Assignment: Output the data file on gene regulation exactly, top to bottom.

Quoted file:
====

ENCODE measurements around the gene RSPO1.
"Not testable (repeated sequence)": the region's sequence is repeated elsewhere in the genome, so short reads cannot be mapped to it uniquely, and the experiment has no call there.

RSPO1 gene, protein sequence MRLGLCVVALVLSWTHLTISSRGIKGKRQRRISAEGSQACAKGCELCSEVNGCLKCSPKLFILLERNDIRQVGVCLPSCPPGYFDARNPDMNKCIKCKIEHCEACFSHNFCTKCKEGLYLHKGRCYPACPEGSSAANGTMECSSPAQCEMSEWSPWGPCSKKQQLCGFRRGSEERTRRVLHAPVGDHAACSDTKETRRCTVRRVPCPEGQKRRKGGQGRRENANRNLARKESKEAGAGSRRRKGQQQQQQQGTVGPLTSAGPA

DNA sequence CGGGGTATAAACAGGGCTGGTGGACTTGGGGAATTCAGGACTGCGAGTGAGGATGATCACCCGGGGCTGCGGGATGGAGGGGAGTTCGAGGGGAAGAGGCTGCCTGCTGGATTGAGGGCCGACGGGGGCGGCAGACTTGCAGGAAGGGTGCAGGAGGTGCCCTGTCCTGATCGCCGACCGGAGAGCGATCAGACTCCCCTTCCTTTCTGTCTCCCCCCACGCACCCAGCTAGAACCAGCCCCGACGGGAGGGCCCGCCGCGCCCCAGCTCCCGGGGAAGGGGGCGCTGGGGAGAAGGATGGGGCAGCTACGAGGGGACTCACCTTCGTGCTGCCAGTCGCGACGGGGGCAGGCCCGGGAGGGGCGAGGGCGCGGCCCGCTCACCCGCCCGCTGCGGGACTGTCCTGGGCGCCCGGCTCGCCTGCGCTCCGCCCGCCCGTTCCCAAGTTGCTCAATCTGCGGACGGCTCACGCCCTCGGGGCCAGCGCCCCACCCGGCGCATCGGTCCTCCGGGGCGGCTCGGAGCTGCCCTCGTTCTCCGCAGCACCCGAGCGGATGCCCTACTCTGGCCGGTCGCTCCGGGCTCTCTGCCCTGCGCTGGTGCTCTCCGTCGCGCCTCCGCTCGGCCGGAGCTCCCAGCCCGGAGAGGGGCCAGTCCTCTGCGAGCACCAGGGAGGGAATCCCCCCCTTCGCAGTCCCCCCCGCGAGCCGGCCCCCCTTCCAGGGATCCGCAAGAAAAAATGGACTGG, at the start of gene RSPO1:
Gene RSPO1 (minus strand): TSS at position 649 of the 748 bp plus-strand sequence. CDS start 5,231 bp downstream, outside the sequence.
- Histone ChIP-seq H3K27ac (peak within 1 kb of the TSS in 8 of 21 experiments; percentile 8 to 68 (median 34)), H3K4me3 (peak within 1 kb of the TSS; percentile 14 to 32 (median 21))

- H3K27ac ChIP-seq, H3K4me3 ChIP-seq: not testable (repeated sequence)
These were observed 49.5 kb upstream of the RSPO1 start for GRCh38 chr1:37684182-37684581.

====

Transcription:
ENCODE measurements around the gene RSPO1.
"Not testable (repeated sequence)": the region's sequence is repeated elsewhere in the genome, so short reads cannot be mapped to it uniquely, and the experiment has no call there.

RSPO1 gene, protein sequence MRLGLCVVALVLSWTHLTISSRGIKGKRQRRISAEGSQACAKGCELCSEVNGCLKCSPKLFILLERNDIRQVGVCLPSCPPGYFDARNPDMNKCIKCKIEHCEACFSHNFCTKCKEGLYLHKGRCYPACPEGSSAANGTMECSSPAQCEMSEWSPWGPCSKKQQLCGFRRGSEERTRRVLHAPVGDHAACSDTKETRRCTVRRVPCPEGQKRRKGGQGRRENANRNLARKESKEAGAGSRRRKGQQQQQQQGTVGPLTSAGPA

DNA sequence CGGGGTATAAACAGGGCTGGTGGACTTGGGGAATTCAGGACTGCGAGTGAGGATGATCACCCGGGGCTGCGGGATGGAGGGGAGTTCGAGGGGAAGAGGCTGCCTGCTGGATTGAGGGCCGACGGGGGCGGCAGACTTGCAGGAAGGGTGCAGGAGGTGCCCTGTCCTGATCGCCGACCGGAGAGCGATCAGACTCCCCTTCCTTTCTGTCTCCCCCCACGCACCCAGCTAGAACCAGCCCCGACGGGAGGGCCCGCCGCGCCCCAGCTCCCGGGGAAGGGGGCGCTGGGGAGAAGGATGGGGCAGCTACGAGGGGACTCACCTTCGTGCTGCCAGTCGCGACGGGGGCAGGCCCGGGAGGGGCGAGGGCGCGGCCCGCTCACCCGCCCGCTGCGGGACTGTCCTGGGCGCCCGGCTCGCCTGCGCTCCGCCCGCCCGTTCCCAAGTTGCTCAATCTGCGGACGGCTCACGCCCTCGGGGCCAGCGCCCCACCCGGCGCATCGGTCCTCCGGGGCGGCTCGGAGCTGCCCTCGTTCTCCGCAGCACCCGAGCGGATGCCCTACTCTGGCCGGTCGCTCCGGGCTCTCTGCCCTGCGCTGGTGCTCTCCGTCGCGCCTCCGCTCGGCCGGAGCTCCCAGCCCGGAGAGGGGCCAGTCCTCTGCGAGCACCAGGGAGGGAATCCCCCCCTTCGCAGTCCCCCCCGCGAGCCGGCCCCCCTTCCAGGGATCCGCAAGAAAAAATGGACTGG, at the start of gene RSPO1:
Gene RSPO1 (minus strand): TSS at position 649 of the 748 bp plus-strand sequence. CDS start 5,231 bp downstream, outside the sequence.
- Histone ChIP-seq H3K27ac (peak within 1 kb of the TSS in 8 of 21 experiments; percentile 8 to 68 (median 34)), H3K4me3 (peak within 1 kb of the TSS; percentile 14 to 32 (median 21))

- H3K27ac ChIP-seq, H3K4me3 ChIP-seq: not testable (repeated sequence)
These were observed 49.5 kb upstream of the RSPO1 start for GRCh38 chr1:37684182-37684581.